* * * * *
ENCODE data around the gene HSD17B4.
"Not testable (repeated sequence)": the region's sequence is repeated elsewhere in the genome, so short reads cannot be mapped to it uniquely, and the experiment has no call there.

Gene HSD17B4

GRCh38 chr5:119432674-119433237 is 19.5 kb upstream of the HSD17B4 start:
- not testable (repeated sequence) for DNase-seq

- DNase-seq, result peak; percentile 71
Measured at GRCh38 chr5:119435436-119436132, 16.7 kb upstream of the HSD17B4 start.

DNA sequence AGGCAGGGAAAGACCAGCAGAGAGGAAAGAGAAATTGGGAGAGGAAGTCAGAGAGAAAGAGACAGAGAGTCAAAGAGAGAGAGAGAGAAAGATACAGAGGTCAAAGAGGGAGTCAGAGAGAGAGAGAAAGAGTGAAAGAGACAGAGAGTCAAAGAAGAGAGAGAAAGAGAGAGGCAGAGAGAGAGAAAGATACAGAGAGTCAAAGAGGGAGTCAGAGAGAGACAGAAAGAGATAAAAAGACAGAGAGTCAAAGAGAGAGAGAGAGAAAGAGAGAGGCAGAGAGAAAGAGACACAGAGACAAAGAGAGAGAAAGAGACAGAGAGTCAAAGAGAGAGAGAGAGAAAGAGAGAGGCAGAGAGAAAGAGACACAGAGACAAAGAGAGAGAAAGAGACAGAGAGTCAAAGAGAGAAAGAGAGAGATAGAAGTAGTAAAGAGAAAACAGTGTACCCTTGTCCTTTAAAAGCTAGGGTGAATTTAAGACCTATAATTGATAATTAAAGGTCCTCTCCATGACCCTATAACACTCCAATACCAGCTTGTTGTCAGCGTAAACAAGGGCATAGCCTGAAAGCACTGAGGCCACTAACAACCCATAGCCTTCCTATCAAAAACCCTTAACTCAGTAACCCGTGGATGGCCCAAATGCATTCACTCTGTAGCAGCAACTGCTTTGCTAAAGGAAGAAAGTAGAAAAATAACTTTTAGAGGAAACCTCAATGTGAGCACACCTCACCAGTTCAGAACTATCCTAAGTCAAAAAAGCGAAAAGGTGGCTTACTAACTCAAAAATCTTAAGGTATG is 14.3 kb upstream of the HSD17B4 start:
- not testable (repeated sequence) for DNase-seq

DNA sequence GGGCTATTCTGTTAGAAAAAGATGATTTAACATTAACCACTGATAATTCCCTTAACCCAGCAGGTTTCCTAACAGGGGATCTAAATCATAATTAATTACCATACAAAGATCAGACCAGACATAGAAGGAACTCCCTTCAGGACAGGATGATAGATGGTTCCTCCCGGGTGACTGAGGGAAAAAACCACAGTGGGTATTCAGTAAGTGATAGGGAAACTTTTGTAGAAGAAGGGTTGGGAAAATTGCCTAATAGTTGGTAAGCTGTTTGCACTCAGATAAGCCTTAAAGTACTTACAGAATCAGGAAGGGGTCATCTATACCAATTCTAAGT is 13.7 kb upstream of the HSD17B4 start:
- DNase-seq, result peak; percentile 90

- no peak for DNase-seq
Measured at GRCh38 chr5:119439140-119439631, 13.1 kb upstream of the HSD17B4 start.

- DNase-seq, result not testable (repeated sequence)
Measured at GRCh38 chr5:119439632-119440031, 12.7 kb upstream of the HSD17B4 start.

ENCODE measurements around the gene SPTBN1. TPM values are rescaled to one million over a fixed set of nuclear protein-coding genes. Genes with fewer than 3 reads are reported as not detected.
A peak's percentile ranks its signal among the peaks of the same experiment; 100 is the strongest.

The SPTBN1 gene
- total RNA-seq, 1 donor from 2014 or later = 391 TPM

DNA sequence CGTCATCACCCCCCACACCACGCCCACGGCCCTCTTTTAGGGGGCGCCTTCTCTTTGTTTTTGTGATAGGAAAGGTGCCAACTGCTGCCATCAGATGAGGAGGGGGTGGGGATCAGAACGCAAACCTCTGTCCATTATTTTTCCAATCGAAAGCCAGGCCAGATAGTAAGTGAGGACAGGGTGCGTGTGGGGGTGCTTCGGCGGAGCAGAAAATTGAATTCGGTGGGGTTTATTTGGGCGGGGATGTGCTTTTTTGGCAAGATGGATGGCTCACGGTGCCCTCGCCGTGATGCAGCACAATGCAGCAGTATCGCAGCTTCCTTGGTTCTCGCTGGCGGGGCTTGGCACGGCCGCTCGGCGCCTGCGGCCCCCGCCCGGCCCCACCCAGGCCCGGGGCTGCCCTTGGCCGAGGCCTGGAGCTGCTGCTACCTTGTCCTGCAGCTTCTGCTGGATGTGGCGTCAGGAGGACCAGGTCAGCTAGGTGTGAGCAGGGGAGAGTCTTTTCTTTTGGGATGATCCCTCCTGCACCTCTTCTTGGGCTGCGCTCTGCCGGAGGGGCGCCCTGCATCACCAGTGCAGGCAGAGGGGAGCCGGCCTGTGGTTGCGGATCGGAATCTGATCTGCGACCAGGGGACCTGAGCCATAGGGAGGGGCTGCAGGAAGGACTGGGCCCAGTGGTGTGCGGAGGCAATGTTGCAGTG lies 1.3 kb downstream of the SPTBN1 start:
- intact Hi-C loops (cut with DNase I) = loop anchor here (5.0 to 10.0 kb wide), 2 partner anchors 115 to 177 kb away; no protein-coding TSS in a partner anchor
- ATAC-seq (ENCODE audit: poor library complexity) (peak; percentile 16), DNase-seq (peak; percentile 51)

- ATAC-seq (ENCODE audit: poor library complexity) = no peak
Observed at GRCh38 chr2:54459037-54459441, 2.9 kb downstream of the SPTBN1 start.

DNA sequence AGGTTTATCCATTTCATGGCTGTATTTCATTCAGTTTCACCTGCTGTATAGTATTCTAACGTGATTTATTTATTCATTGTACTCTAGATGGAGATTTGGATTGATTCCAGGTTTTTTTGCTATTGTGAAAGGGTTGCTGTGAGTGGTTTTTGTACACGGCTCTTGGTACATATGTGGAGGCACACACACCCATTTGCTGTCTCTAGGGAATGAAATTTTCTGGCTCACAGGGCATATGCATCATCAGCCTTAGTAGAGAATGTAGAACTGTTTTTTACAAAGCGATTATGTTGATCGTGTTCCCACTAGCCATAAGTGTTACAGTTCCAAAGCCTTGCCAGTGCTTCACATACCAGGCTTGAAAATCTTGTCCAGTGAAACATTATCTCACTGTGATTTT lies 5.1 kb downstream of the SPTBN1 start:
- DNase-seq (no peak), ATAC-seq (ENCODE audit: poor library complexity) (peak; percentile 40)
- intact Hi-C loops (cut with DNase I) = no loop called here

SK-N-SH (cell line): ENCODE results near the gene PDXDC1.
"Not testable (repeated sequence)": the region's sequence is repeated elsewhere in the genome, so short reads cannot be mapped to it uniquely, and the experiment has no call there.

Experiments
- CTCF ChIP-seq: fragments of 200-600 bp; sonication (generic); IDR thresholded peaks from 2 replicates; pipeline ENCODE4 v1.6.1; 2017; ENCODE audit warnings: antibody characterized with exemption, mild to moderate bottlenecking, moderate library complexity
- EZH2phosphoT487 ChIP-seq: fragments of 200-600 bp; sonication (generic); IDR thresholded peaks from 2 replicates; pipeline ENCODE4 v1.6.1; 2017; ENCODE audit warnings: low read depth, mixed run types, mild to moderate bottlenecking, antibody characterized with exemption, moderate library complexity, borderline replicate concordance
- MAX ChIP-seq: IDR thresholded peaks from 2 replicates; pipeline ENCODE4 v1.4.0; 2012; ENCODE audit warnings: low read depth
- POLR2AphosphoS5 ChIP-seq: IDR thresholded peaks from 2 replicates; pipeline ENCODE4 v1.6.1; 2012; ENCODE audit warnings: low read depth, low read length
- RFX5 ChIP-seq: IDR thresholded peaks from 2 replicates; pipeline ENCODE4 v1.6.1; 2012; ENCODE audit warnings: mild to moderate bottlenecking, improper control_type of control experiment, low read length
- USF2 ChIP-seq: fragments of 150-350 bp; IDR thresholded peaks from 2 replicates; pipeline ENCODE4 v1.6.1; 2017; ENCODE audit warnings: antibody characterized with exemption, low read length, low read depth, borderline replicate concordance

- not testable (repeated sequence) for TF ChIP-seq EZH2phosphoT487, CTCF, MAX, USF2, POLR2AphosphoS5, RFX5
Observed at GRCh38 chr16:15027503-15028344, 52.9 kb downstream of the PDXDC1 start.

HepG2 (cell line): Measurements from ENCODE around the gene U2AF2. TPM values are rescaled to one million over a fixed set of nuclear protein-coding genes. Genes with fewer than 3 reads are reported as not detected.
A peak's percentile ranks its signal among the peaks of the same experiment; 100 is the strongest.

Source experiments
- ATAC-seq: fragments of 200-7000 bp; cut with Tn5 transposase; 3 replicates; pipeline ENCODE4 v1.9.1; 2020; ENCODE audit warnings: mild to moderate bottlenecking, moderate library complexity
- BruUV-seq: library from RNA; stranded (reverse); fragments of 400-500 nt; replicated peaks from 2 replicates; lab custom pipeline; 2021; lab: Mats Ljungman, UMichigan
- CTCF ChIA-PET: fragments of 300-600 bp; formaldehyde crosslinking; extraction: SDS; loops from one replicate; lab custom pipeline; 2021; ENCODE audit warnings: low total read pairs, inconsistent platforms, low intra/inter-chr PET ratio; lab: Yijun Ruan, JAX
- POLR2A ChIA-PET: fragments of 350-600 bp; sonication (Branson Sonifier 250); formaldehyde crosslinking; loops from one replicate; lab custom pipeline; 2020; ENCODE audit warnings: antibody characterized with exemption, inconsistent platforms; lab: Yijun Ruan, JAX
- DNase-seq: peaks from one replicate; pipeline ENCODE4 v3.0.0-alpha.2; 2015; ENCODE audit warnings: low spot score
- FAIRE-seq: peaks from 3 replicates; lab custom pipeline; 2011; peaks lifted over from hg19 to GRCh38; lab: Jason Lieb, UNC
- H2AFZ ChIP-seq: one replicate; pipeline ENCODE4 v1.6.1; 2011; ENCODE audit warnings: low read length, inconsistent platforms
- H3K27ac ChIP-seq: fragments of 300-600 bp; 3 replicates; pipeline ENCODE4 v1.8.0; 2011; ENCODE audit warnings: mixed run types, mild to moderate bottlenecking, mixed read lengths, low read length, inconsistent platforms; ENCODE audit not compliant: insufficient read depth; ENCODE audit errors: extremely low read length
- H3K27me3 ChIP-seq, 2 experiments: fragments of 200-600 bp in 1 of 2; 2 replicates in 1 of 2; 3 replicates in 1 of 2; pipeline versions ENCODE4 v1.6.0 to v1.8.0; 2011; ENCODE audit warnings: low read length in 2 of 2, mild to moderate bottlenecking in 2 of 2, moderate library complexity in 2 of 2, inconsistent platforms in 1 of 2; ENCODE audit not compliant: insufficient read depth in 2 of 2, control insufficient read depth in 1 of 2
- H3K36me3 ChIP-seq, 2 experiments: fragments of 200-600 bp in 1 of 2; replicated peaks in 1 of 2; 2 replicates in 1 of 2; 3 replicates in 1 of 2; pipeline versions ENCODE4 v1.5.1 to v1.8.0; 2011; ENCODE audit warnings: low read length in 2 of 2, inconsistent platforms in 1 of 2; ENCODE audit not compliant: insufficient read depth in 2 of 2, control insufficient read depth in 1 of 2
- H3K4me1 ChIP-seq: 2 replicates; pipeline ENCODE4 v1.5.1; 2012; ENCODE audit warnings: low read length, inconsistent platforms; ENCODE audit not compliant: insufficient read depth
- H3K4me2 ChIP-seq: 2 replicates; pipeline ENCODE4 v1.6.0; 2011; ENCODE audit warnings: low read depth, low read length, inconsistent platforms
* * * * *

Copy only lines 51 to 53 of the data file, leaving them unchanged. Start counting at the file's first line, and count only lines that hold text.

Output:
- H3K36me3 ChIP-seq, 2 experiments: fragments of 200-600 bp in 1 of 2; replicated peaks in 1 of 2; 2 replicates in 1 of 2; 3 replicates in 1 of 2; pipeline versions ENCODE4 v1.5.1 to v1.8.0; 2011; ENCODE audit warnings: low read length in 2 of 2, inconsistent platforms in 1 of 2; ENCODE audit not compliant: insufficient read depth in 2 of 2, control insufficient read depth in 1 of 2
- H3K4me1 ChIP-seq: 2 replicates; pipeline ENCODE4 v1.5.1; 2012; ENCODE audit warnings: low read length, inconsistent platforms; ENCODE audit not compliant: insufficient read depth
- H3K4me2 ChIP-seq: 2 replicates; pipeline ENCODE4 v1.6.0; 2011; ENCODE audit warnings: low read depth, low read length, inconsistent platforms